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Talking to the Deans About the SATs

Lots of parents are concerned about the SATs and ACTs their teens will take in the fall. Are your kids ready for these critical tests?

Who would think a page of tiny little ovals and a number two pencil could cause so much stress?

Standardized testing, specifically the SAT, is in the limelight these days. Last spring, 5,000 tests were graded incorrectly. In August, the College Board reported average SAT scores were down more than they have been in thirty-one years; some theorize the fault is fatigue, caused by hours of slogging away at a test made even longer last year by the addition of a writing segment.

About 700 colleges no longer require standardized testing. At most institutions, however, such tests are one competitive stick on a precarious pile of application requirements. ParentingTeensOnline talked to administrators at seven universities about their thoughts and advice on the SAT.

Is the SAT a good judge of a student?

“Our research indicates the best predictor of first-year success had everything to do with how a student had done in high school. I know these scores are used as screens [at larger universities], but it does a terrible disservice.”—Gail Berson, dean of admissions, Wheaton College (where SATs are optional as part of the admissions process; 60 percent of applicants do not submit such scores.)

“Test scores are one factor among so many others—grades, rigor of the curriculum, essays, recommendations from teachers. At Stanford, it’s important for us to really think about the students in the context of where they learn. There is no question that testing is a national reflection of kids nationwide and worldwide. But students shouldn’t use it as an absolute reflection of what’s going to happen.”—Richard Shaw, dean of admissions and financial aid, Stanford University

“It’s fairly predictive of freshman scores. It’s a necessary pressure.”—Ron Dietel, assistant director at the National Center for Research on Evaluation, Standards, and Student Testing (CRESST) at UCLA and author of Get Smart! 9 Sure Ways to Help Your Child Succeed in School

What do you think about the new writing section?

“It promotes writing across the board. I do worry how school systems will take it. Will they teach to the test as opposed to just teaching with more writing in their overall curriculum?”—Jennifer G. Fondiller, dean of admissions, Barnard College

“It sort of lumps writing in with rote learning.”—Michele Eodice, University of Oklahoma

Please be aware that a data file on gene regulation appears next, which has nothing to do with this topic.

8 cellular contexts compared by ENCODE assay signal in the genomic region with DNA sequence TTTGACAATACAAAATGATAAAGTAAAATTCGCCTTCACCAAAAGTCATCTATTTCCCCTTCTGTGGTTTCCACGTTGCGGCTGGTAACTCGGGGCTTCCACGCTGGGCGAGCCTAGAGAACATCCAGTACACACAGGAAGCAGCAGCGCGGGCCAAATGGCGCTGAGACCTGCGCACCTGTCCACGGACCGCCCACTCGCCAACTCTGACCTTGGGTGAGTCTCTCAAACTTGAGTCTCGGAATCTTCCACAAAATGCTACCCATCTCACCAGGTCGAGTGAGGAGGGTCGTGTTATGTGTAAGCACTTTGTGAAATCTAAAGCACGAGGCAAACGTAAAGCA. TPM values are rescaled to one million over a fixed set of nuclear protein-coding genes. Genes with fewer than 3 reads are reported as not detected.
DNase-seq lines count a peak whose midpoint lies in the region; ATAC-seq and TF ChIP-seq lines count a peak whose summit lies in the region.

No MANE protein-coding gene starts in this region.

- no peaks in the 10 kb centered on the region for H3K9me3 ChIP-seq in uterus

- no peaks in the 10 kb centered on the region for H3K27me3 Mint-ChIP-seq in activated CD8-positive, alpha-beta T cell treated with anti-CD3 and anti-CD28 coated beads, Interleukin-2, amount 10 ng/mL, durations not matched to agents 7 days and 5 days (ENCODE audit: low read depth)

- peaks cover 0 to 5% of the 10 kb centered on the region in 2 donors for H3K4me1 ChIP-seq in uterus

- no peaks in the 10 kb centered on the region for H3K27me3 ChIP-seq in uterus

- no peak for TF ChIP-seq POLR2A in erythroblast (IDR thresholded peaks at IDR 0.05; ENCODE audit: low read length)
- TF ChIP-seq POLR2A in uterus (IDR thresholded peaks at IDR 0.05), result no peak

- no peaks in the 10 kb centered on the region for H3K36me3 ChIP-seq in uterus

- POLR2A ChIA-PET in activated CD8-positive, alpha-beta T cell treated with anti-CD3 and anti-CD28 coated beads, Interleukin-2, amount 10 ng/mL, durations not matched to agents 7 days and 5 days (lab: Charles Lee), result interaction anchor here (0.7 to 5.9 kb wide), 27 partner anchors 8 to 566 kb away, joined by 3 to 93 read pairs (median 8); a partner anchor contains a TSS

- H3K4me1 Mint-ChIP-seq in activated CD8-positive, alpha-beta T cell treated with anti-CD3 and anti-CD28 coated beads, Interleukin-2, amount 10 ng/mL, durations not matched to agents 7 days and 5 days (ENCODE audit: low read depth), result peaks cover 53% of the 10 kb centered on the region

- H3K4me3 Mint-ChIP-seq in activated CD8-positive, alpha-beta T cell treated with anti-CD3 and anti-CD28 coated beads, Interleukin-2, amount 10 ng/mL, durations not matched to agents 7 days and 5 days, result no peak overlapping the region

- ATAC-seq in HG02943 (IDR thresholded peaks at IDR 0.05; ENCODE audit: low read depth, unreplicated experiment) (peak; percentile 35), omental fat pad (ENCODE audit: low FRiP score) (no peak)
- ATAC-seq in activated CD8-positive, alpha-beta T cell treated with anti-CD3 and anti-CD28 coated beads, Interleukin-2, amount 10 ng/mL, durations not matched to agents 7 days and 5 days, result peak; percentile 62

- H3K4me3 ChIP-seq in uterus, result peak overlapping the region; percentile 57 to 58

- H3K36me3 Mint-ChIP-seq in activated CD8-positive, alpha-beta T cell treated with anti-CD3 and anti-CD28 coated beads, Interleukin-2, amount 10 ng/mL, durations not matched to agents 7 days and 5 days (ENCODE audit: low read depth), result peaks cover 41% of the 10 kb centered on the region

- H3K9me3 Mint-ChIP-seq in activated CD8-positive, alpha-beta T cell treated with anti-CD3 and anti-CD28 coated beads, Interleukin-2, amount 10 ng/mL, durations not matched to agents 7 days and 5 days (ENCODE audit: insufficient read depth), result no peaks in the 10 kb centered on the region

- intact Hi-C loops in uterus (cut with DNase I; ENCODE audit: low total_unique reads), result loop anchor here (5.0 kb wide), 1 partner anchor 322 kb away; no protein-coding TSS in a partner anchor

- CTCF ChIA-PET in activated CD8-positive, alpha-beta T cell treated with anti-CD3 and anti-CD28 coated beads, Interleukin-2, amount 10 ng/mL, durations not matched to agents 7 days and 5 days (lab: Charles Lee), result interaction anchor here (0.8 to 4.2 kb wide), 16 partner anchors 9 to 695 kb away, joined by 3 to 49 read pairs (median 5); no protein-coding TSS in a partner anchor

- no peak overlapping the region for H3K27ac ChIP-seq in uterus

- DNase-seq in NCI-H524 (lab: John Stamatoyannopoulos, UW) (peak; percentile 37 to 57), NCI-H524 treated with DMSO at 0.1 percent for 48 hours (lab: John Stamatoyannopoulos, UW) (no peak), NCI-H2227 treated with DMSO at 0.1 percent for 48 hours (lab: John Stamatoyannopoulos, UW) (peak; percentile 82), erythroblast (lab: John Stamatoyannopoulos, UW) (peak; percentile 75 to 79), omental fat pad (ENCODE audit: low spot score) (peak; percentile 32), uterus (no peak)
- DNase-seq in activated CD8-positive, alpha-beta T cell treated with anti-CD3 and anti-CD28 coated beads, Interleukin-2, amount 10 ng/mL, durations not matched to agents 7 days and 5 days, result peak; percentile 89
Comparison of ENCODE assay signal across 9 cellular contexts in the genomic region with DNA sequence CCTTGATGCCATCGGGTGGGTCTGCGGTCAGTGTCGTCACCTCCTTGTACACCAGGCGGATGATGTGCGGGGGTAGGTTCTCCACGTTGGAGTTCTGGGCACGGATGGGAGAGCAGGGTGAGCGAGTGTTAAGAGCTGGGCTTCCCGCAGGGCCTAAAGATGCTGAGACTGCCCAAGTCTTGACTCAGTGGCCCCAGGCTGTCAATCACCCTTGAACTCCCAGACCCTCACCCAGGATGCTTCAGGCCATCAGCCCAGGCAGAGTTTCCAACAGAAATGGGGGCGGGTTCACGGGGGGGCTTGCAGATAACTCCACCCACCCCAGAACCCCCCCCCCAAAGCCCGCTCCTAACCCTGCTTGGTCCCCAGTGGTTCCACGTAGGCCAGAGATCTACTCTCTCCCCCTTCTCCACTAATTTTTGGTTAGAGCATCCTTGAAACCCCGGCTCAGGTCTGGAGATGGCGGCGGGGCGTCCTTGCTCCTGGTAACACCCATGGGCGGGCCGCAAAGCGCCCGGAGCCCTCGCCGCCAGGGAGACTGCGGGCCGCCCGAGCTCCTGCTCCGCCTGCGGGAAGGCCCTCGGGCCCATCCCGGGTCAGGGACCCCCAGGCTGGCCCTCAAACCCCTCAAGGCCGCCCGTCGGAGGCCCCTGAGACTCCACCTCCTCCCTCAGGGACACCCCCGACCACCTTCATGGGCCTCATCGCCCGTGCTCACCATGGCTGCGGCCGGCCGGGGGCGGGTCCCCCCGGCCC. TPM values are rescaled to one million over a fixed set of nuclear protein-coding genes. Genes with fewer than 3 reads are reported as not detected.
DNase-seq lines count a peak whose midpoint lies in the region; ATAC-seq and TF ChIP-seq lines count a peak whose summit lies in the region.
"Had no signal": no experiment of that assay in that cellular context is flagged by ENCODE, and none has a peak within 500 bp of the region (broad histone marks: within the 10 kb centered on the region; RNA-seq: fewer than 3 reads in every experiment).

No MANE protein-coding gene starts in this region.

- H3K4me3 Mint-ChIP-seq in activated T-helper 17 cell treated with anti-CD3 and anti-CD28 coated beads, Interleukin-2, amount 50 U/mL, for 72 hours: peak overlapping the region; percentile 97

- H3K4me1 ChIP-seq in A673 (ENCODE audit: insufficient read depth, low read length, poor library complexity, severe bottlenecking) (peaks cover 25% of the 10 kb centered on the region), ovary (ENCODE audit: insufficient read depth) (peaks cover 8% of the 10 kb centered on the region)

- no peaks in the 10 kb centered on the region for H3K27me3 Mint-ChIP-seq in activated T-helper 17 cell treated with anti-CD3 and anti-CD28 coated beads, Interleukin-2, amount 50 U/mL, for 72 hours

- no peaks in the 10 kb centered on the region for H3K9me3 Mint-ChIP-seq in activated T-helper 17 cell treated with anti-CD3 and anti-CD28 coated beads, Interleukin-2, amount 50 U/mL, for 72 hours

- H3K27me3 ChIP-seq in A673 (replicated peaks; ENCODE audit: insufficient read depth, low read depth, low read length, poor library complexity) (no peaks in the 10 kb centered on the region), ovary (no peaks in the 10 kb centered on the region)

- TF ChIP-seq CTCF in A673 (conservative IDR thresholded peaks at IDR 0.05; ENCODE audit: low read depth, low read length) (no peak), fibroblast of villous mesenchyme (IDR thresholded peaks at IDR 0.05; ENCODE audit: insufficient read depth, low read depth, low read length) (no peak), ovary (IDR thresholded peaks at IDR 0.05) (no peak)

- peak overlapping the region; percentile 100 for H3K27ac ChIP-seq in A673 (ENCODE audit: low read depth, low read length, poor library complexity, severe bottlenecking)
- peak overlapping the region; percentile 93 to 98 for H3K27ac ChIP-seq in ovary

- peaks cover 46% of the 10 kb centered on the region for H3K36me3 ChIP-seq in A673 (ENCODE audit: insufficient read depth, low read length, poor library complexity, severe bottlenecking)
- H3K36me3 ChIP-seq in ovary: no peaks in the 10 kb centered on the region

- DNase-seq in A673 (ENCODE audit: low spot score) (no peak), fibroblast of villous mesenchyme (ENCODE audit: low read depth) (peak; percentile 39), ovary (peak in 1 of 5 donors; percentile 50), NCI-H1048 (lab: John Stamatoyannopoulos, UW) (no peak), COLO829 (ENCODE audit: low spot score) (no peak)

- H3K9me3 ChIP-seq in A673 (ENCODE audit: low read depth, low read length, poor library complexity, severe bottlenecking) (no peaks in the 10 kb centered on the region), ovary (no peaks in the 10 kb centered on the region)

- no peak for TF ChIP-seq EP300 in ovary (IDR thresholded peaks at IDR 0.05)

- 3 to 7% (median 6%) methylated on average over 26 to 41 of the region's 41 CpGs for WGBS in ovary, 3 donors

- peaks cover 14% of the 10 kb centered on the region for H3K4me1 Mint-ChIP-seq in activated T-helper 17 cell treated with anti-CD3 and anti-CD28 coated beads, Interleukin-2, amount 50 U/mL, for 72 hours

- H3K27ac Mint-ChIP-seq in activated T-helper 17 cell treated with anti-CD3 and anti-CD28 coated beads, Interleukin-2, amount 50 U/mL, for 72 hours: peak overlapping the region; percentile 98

“If it means schools are more focused a little bit on the issues of writing and rhetoric, that’s a good thing.”—Richard Shaw, Stanford University


What are your thoughts on taking SAT preparation courses?

“If you don’t have the funds [to have the coaching paid for or retake the test] or you don’t want to spend the money on that, there are other areas I’d recommend, music lessons, joining the band. There are lots of other ways to express your talents and get into college.”—Michele Eodice, University of Oklahoma

“I do think they help those who have test anxiety. I’ve talked to students who have done better after taking those courses. Is it a necessity? That’s up to the individual student.”—Lisa Pinamonti Kress, University of Kansas

“Nothing is going to replace a lot of reading and writing.”—Dan Saracino, assistant provost/admissions, Notre Dame University

“It reflects some inequity in society. It’s a billion-dollar industry, and it feeds to some extent the anxiety of parents and their kids. There are lots of kids with low-income backgrounds who don’t have access to it, and school districts can help with that.”—Richard Shaw, Stanford University

The Experts’ Top Eight Suggestions Guiding You Through the Admissions Process:

  • Calm down. Your teen will get into one of the more than 3,000 colleges and universities in this country.
  • Encourage good learning. Help your student be an active learner and participate in life.
  • Set a good example. Turn off the TV. Read. Play games such as Scrabble and do crossword puzzles.
  • Help your teen identify his strengths and go with them. It might be academics, sports, community service, or a creative outlet.
  • Help your teen make good choices. Apply to some schools that are out of reach, some they could probably get into, and some absolutes.
  • Advise your teen to take standardized tests the spring of junior year. That will give her enough knowledge to do well, enough time to take it again if necessary, and meet admission and scholarship deadlines.
  • Back off and give your kids a chance to breathe as they get through high school. This is not about you.
  • Celebrate with your teen! Whatever happens at the end of the process, let your child know how proud you are.

Photo courtesy of Parenting Teens Online

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